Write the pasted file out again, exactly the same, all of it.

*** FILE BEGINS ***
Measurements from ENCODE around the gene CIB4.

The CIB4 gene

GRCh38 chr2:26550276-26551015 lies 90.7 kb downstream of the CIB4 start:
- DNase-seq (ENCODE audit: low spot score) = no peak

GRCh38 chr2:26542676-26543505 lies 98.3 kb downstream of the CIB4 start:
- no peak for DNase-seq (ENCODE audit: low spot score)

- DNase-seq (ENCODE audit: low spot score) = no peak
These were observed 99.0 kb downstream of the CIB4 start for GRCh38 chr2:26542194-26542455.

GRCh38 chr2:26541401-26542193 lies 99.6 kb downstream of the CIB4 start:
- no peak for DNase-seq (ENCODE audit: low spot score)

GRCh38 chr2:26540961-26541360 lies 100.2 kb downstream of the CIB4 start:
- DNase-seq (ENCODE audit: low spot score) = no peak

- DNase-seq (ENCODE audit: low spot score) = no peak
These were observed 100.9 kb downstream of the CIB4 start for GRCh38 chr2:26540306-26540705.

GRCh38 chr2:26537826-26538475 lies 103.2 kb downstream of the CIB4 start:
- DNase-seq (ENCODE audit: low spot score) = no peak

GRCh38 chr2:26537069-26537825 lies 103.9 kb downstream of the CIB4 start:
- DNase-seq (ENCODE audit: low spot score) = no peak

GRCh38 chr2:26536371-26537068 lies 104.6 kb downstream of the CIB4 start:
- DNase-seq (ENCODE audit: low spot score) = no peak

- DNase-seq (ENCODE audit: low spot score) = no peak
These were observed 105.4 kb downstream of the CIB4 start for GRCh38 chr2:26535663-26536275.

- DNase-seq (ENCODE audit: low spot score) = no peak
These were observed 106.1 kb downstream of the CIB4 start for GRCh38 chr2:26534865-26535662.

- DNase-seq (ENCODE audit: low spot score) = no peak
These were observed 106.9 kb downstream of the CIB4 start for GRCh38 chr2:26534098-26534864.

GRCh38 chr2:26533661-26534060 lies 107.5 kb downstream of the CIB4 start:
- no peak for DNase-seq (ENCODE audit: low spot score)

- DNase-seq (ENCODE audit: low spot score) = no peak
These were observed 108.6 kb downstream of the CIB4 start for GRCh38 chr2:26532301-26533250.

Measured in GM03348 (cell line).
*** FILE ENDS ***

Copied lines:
Measurements from ENCODE around the gene CIB4.

The CIB4 gene

GRCh38 chr2:26550276-26551015 lies 90.7 kb downstream of the CIB4 start:
- DNase-seq (ENCODE audit: low spot score) = no peak

GRCh38 chr2:26542676-26543505 lies 98.3 kb downstream of the CIB4 start:
- no peak for DNase-seq (ENCODE audit: low spot score)

- DNase-seq (ENCODE audit: low spot score) = no peak
These were observed 99.0 kb downstream of the CIB4 start for GRCh38 chr2:26542194-26542455.

GRCh38 chr2:26541401-26542193 lies 99.6 kb downstream of the CIB4 start:
- no peak for DNase-seq (ENCODE audit: low spot score)

GRCh38 chr2:26540961-26541360 lies 100.2 kb downstream of the CIB4 start:
- DNase-seq (ENCODE audit: low spot score) = no peak

- DNase-seq (ENCODE audit: low spot score) = no peak
These were observed 100.9 kb downstream of the CIB4 start for GRCh38 chr2:26540306-26540705.

GRCh38 chr2:26537826-26538475 lies 103.2 kb downstream of the CIB4 start:
- DNase-seq (ENCODE audit: low spot score) = no peak

GRCh38 chr2:26537069-26537825 lies 103.9 kb downstream of the CIB4 start:
- DNase-seq (ENCODE audit: low spot score) = no peak

GRCh38 chr2:26536371-26537068 lies 104.6 kb downstream of the CIB4 start:
- DNase-seq (ENCODE audit: low spot score) = no peak

- DNase-seq (ENCODE audit: low spot score) = no peak
These were observed 105.4 kb downstream of the CIB4 start for GRCh38 chr2:26535663-26536275.

- DNase-seq (ENCODE audit: low spot score) = no peak
These were observed 106.1 kb downstream of the CIB4 start for GRCh38 chr2:26534865-26535662.

- DNase-seq (ENCODE audit: low spot score) = no peak
These were observed 106.9 kb downstream of the CIB4 start for GRCh38 chr2:26534098-26534864.

GRCh38 chr2:26533661-26534060 lies 107.5 kb downstream of the CIB4 start:
- no peak for DNase-seq (ENCODE audit: low spot score)

- DNase-seq (ENCODE audit: low spot score) = no peak
These were observed 108.6 kb downstream of the CIB4 start for GRCh38 chr2:26532301-26533250.

Measured in GM03348 (cell line).